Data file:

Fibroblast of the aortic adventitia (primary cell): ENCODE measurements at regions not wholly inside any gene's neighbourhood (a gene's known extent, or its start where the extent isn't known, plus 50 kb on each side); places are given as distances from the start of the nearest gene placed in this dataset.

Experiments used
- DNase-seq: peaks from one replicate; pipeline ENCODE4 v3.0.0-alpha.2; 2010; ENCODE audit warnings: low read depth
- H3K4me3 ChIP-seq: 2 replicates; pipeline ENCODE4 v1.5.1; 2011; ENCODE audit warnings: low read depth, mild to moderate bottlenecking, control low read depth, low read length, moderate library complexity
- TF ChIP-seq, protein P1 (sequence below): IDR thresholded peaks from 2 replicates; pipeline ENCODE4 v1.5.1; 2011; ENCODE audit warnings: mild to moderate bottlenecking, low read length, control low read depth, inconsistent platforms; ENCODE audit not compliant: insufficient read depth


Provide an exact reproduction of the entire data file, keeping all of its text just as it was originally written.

Fibroblast of the aortic adventitia (primary cell): ENCODE measurements at regions not wholly inside any gene's neighbourhood (a gene's known extent, or its start where the extent isn't known, plus 50 kb on each side); places are given as distances from the start of the nearest gene placed in this dataset.

Experiments used
- DNase-seq: peaks from one replicate; pipeline ENCODE4 v3.0.0-alpha.2; 2010; ENCODE audit warnings: low read depth
- H3K4me3 ChIP-seq: 2 replicates; pipeline ENCODE4 v1.5.1; 2011; ENCODE audit warnings: low read depth, mild to moderate bottlenecking, control low read depth, low read length, moderate library complexity
- TF ChIP-seq, protein P1 (sequence below): IDR thresholded peaks from 2 replicates; pipeline ENCODE4 v1.5.1; 2011; ENCODE audit warnings: mild to moderate bottlenecking, low read length, control low read depth, inconsistent platforms; ENCODE audit not compliant: insufficient read depth